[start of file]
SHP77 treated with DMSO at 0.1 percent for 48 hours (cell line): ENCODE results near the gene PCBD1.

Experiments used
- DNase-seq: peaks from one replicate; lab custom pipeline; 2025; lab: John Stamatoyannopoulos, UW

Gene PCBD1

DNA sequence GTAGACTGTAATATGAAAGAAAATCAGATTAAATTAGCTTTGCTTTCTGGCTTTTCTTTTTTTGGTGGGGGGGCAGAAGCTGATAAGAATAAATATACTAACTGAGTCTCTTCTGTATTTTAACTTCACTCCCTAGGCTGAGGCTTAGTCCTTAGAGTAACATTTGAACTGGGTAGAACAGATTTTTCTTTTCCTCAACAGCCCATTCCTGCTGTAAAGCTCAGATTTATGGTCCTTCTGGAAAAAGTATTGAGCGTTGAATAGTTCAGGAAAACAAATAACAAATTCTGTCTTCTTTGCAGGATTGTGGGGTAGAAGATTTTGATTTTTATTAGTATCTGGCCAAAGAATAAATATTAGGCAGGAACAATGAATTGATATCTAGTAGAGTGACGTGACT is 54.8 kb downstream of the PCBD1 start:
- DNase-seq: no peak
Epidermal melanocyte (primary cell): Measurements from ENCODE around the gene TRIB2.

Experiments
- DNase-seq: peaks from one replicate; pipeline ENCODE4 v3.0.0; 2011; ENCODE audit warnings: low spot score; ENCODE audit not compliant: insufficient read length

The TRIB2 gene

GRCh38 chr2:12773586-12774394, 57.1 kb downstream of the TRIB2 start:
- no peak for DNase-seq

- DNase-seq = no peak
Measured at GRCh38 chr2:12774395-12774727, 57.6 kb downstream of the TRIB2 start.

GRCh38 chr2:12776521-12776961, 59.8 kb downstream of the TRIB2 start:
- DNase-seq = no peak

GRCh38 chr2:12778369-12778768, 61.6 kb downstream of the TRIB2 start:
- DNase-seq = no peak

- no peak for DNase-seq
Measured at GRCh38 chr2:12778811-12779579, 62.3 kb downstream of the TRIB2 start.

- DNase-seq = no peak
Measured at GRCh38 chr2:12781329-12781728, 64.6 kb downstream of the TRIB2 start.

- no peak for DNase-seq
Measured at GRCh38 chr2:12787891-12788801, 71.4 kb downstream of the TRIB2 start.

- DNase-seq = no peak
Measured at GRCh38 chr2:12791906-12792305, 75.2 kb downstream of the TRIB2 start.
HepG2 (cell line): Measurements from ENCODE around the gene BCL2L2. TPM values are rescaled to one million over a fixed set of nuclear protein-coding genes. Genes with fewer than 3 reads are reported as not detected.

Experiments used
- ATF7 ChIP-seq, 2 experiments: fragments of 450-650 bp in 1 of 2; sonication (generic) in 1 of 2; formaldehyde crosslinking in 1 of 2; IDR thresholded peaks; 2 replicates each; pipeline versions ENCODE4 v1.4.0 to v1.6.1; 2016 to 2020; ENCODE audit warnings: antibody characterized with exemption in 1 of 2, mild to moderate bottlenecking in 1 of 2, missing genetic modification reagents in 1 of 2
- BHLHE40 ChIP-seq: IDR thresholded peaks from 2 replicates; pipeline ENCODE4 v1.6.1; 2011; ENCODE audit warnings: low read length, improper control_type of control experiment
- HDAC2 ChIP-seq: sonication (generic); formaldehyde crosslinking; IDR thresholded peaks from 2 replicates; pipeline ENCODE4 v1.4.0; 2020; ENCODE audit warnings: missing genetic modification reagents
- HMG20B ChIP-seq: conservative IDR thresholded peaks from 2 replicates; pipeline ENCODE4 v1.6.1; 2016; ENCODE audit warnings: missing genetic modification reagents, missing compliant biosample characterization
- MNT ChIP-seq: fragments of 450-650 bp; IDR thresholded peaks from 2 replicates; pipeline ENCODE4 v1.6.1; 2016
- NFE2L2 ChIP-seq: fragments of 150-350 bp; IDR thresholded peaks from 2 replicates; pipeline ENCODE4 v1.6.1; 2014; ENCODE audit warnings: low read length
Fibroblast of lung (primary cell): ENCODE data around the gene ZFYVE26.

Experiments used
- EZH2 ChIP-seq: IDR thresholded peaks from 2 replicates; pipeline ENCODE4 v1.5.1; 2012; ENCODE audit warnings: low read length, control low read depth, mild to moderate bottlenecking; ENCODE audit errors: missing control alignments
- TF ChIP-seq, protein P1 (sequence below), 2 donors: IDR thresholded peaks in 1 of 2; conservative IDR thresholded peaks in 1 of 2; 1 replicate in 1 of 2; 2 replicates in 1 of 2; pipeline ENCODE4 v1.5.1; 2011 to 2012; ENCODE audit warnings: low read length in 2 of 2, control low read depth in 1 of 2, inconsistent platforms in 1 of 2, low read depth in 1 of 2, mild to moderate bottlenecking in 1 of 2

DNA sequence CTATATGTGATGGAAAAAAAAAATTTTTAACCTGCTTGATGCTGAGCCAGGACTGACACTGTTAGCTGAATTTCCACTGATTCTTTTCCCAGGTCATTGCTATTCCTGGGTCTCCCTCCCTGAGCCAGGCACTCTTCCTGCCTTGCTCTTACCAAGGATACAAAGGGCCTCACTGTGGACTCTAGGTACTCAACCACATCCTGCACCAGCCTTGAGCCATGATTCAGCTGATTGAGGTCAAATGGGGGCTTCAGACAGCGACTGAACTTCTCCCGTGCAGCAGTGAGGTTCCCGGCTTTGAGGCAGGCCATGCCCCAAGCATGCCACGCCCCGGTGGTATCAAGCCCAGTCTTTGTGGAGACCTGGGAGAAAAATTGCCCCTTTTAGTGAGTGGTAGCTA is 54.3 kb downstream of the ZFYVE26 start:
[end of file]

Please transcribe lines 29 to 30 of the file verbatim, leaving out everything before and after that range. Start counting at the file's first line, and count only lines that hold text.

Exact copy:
- ATF7 ChIP-seq, 2 experiments: fragments of 450-650 bp in 1 of 2; sonication (generic) in 1 of 2; formaldehyde crosslinking in 1 of 2; IDR thresholded peaks; 2 replicates each; pipeline versions ENCODE4 v1.4.0 to v1.6.1; 2016 to 2020; ENCODE audit warnings: antibody characterized with exemption in 1 of 2, mild to moderate bottlenecking in 1 of 2, missing genetic modification reagents in 1 of 2
- BHLHE40 ChIP-seq: IDR thresholded peaks from 2 replicates; pipeline ENCODE4 v1.6.1; 2011; ENCODE audit warnings: low read length, improper control_type of control experiment